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Let $G$ be a finite group with conjugacy classes $C_1, C_2, ..., C_k$ and let $g_i \in C_i$ be an element for each $i=1, ..., k$

Part 1: State the theorems on row and column orthogonality in the character table of $G$,

Row orthogonality:

$<X_i, X_j>=0$ for $i\neq j $, $1$ for $i=j$

Column orthogonality:

$\sum_{X_i}X_i(g)\overline{X_i(h)}=|C_G(g)|$ if $g, h$ are conjugate, $0$ otherwise $i=j$ where the sum is over irreducible characters $X_i$ and $|C_G(g)|$ is the size of the centralizer.


Part 2: The following shows part of a character table of a group $G$ whose conjugacy classes are $C_1, C_2, ..., C_5$. Below each conjugacy class in the table the size of the centraliser of one of its elements is given. Find the values of $x$ and $y$ in the table. Character table

I am not sure how to apply the orthogonality relations to the table. I think the first step is to consider column $1$, to find $x$ using column orthogonality. Then we can calculate $y$ using row orthogonality of row $5$. However I am not sure how to do this in practice. Many thanks for your help.

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Let $g=h$ be in $C_1$. Then they are conjugate, so $\sum_i\chi_i(g)\overline{\chi_i(g)}=|C_G(g)|$. But that's $\sum_i|\chi_i(g)|^2=24$, and the sum is $1^1+1^2+2^2+3^2+x^2$. So that should get you $x$ (well, you also have to know that $\chi_i(g)$ is a positive integer for $g$ in $C_1$).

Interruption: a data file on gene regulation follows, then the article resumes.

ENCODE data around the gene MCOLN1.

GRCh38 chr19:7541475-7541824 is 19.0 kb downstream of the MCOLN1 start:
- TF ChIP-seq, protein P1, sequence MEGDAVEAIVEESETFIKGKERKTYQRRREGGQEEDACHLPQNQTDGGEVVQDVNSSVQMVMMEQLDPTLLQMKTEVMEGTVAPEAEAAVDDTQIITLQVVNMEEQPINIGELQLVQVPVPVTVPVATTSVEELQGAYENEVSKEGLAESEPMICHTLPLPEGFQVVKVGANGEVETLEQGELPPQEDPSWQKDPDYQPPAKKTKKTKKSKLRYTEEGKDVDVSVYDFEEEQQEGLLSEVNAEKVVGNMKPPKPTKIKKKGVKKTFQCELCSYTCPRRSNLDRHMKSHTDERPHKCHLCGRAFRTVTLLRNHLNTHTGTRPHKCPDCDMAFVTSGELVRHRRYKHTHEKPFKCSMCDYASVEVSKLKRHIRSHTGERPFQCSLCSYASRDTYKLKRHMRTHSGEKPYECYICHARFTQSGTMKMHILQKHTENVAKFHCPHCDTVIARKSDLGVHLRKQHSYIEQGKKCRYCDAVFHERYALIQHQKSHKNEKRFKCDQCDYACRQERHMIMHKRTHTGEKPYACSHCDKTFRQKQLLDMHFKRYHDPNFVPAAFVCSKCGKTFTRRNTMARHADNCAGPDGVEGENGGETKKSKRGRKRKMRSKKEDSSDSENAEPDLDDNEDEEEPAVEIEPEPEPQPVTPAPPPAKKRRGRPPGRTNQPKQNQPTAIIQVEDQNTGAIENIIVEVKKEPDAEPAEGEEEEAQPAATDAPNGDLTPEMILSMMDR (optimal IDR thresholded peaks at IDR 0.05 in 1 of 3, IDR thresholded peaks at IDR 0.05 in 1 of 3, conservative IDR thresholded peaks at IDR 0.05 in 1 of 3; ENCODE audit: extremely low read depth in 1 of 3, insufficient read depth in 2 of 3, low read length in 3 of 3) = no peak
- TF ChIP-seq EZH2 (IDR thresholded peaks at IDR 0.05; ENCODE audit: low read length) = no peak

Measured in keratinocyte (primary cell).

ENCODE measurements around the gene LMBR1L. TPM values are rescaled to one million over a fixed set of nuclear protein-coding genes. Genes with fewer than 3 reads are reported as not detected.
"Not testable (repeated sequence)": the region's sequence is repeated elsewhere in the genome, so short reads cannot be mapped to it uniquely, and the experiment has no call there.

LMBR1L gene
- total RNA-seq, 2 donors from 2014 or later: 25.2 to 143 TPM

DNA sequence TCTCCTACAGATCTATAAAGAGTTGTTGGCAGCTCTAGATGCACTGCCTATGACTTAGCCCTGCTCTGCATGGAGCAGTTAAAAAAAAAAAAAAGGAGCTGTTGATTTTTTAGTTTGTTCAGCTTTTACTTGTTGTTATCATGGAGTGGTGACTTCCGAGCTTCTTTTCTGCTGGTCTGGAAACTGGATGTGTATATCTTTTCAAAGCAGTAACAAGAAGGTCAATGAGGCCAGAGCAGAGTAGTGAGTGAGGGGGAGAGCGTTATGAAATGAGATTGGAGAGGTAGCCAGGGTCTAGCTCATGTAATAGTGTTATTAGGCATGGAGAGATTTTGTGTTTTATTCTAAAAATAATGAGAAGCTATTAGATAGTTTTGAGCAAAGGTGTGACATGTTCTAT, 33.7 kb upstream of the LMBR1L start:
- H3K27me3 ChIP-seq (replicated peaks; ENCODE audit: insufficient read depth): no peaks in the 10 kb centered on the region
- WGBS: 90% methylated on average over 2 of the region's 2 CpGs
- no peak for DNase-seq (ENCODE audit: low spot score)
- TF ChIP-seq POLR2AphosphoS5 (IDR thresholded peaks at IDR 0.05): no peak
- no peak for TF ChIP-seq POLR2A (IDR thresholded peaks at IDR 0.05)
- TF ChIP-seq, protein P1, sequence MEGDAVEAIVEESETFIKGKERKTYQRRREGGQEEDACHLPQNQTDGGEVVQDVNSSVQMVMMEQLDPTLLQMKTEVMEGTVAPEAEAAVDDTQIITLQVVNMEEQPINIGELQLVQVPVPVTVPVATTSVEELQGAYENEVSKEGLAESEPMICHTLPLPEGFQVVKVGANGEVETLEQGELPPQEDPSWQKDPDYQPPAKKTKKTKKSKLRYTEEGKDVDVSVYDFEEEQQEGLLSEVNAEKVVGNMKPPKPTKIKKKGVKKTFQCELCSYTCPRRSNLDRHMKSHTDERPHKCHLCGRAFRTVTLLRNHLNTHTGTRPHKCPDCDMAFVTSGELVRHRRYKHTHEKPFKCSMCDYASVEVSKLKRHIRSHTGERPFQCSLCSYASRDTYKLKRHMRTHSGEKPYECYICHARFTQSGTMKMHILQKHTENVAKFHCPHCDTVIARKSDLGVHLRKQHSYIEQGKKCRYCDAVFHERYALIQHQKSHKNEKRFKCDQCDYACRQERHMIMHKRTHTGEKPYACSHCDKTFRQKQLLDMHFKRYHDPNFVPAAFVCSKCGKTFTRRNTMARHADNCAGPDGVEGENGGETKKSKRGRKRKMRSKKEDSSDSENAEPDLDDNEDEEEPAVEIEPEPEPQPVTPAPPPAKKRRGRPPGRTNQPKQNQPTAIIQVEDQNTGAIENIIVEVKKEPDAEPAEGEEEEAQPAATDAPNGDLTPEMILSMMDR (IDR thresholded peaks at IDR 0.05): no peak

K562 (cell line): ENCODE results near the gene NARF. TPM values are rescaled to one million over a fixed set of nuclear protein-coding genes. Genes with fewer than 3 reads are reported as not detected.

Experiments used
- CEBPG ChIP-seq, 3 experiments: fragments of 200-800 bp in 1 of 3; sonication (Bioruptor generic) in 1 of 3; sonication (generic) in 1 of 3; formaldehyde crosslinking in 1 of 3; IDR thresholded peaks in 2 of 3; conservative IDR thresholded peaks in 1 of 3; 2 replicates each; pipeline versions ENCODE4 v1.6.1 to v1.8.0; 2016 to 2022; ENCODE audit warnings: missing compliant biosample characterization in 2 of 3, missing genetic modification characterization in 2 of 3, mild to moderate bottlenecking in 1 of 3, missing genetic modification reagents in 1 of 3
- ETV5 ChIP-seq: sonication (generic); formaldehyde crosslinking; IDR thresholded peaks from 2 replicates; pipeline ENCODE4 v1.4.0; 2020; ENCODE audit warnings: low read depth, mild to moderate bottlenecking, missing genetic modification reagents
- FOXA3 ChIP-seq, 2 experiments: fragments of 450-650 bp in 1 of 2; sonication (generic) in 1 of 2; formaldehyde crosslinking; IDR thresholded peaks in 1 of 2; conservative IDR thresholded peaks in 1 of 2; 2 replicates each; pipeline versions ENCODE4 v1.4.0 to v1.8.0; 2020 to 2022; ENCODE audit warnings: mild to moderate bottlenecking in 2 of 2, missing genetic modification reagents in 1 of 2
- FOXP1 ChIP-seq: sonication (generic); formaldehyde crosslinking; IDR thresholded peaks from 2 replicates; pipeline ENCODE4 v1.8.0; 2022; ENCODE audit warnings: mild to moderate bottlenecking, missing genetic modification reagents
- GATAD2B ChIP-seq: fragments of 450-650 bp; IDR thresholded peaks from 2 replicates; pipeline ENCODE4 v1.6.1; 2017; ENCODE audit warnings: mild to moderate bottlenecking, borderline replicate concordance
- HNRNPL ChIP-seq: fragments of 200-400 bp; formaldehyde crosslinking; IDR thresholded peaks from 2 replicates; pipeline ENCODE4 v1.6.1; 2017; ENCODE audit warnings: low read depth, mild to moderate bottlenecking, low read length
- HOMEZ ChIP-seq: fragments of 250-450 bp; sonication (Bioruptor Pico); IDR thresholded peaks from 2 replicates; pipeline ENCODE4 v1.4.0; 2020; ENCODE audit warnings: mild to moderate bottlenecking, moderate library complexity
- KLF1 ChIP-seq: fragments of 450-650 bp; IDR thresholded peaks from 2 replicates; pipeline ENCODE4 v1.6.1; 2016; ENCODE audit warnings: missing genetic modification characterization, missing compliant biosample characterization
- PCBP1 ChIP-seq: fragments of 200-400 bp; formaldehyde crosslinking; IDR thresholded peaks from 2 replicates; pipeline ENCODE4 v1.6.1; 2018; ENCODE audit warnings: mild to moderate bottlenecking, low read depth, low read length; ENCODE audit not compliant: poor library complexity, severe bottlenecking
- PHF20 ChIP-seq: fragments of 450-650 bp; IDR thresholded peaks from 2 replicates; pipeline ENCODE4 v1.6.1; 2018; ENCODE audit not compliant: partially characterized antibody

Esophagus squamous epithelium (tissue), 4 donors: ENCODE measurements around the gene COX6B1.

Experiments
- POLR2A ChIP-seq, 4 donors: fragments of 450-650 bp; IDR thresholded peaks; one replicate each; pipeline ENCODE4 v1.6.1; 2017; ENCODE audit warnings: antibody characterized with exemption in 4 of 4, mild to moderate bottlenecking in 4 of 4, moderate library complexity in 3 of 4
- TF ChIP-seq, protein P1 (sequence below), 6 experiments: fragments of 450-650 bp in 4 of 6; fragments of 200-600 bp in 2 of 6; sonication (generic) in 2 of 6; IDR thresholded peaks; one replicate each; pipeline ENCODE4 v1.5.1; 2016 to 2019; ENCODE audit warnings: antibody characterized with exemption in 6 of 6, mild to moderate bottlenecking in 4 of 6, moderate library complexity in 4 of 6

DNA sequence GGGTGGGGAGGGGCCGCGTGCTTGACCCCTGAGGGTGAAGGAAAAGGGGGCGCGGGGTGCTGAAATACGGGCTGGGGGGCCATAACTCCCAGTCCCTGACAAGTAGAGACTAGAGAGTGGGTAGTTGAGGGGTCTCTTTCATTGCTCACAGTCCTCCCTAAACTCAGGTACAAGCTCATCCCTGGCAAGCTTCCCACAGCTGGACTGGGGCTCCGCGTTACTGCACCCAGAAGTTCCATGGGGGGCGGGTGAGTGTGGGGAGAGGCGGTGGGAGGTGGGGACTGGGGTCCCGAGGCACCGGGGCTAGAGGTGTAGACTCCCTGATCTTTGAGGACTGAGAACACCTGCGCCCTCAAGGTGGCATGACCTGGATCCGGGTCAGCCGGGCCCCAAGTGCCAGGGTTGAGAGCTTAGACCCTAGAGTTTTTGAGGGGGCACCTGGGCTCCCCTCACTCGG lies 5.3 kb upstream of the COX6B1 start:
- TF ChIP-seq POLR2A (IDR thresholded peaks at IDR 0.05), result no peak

Now can you do the row orthogonality to get $y$?

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  • $\begingroup$ So this gives $x=3$. So since the rows are orthogonal, we know that $3\times 3+(-1) \times y+1 \times (-1) + (-1) \times 1 +0=0$ This gives $y=7$. Is that correct? Many thanks $\endgroup$ – thinker Apr 4 '16 at 17:36
  • $\begingroup$ The definition of the inner product for the rows has a factor in it coming from the size of each conjugacy class, and you have left that out. $\endgroup$ – Gerry Myerson Apr 4 '16 at 23:04
  • $\begingroup$ Making any progress, thinker? $\endgroup$ – Gerry Myerson Apr 6 '16 at 3:47
  • $\begingroup$ hi, so if $S_i$ is the size of the $ith$ conjugacy class (i.e. the number of elements in it), my formula would be: $S_1 \times 3 \times 3+S_2 \times (-1) \times y +......=0$? $\endgroup$ – thinker Apr 6 '16 at 9:52
  • $\begingroup$ Yes. ${}{}{}{}$ $\endgroup$ – Gerry Myerson Apr 6 '16 at 12:41

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